Second, the formation of CW approximations is functorial. Indeed, if we a map $g:X\to Y$ between arbitrary based, connected topological spaces, then $g$ induces a natural transformation $\push g:[-,X]\to[-,Y]$. Letting $Z(X),Z(Y)$ denote their CW approximations, we get another natural transformation

Hence, by Yoneda (or by looking at the image of the identity in $[Z(X),Z(X)]$), $g$ must correspond to some map $Z(g):Z(X)\to Z(Y)$.

At last, our earlier claim that the homotopy category of (based, connected) topological spaces was equivalent to that of CW complexes has some justification 6.

An Application: Singular Cohomology

Next, we deliver on an earlier promise to show that $\hom^n(X;G)\simeq[X,K(G,n)]$ when $X$ is a (based, connected) CW complex. For this, we need to show that Singular cohomology satisfies the wedge and Mayer-Vietoris axioms. Showing that is satisfies the wedge axiom is left as an exercise if you haven’t seen it before; for Mayer-Vietoris, we apply the Mayer-Vietoris sequence. In particular, if $X=U\cup V$, then we get an exact sequence

where the second map gives the difference of the pullbacks of cohomology classes along the inclusion maps $U\cap V\rightrightarrows U,V$. Exactness of this sequence says exactly that if we have $u\in\hom^n(U;G)$ and $v\in\hom^n(V;G)$ restricting to the same element of $\hom^n(U\cap V;G)$, then they come from some $x\in\hom^n(X;G)$. Thus, Brown representability applies and we know that $\hom^n(X;G)\simeq[X,K]$ for some space $K$.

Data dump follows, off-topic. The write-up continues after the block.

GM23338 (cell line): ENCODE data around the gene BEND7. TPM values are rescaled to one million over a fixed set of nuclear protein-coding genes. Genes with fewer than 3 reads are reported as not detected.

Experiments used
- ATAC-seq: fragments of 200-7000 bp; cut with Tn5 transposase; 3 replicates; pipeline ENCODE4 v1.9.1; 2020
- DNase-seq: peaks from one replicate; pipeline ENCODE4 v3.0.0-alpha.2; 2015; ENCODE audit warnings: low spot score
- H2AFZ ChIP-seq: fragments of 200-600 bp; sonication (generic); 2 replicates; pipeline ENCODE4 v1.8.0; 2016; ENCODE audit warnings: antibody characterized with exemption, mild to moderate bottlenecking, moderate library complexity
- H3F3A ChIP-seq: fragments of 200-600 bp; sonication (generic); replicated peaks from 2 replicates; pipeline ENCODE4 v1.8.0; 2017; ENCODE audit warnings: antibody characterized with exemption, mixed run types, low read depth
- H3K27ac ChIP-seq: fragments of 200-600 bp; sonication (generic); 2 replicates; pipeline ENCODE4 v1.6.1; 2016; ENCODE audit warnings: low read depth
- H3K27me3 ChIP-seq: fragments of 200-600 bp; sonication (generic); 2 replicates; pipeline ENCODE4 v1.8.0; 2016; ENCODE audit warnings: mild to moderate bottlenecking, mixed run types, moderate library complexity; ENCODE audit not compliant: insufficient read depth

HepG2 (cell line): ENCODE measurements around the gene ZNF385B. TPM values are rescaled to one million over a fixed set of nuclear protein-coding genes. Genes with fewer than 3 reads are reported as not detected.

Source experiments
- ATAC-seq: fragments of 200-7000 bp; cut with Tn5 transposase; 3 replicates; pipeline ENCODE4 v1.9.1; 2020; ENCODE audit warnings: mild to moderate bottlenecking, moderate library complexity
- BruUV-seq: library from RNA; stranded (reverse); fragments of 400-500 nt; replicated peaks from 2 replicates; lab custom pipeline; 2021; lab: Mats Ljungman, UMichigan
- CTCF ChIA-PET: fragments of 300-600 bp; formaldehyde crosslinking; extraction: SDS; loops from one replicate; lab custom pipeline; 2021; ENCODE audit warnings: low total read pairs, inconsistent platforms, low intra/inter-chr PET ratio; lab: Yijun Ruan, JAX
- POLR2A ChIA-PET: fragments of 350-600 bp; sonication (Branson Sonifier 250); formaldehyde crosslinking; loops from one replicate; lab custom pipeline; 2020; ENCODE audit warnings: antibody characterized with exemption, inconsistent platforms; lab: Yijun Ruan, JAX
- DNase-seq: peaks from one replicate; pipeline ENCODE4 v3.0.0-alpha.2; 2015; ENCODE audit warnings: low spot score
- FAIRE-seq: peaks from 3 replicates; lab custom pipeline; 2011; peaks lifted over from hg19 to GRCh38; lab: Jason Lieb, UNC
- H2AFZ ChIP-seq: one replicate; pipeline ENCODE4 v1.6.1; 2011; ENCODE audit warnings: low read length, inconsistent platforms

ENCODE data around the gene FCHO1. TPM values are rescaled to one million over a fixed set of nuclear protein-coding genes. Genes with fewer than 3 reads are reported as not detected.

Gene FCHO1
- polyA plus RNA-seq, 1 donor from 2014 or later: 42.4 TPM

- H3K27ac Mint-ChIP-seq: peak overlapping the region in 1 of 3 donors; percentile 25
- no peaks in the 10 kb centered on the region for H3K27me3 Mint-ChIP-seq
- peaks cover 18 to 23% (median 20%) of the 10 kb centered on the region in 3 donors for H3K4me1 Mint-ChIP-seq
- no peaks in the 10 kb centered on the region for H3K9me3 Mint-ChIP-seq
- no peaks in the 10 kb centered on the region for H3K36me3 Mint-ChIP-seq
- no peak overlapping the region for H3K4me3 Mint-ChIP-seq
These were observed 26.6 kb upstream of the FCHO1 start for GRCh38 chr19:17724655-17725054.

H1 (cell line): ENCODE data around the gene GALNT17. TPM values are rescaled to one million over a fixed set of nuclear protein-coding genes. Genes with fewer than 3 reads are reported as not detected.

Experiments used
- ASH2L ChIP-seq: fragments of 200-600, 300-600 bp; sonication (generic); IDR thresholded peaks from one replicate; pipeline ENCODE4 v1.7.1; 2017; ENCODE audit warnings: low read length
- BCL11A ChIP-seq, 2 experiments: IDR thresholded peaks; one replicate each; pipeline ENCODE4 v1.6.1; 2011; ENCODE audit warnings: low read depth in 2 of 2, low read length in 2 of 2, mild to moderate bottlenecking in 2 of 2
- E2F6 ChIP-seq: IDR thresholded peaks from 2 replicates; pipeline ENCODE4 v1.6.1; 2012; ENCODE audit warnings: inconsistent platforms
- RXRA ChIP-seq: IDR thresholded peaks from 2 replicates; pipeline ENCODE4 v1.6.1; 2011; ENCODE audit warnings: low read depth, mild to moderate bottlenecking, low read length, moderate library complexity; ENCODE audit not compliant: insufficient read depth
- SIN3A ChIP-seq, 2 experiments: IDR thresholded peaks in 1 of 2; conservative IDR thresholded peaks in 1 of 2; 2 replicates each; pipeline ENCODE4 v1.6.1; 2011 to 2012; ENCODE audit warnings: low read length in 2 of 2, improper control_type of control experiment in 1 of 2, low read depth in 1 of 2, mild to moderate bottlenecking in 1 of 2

To see that $K$ is an Eilenberg-Maclane space, we simply observe that

Furthermore, any reduced cohomology theory $h^n$ will satisfy these axioms and so be of the form $h^n(X)=[X,K_n]$ for some sequence $K_n$ of spaces. One can verify that we must have $K_n\simeq\Omega K_{n+1}$ coming from the fact that $h^n(X)\simeq h^{n+1}(\Sigma X)$. One can also show that, conversely, given a so-called $\Omega$-spectrum $K_n$ - a sequence of spaces with (weak) homotopy equivalences $K_n\to\Omega K_{n+1}$ - the functors $h^n=[-,K_n]$ form a reduced cohomology theory.

An Application: Classifying Spaces

This application will be a bit more involved than the last two. In it, we’ll use Brown representability to define spaces which classify certain types of fiber bundles (e.g. real or complex vector bundles). We’ll essentially partition the class of fiber bundles by their structure groups (e.g. a rank $n$ real vector bundle has structure group $\GL_n(\R)$ since this what controls how we glue trivial bundles to get non-trivial ones). To this end, we define

Fix a topological group $G$. A principal $G$-bundle over a space $B$ is a fiber bundle $\pi:P\to B$ with a free and transitive right action by $G$ on the fibers.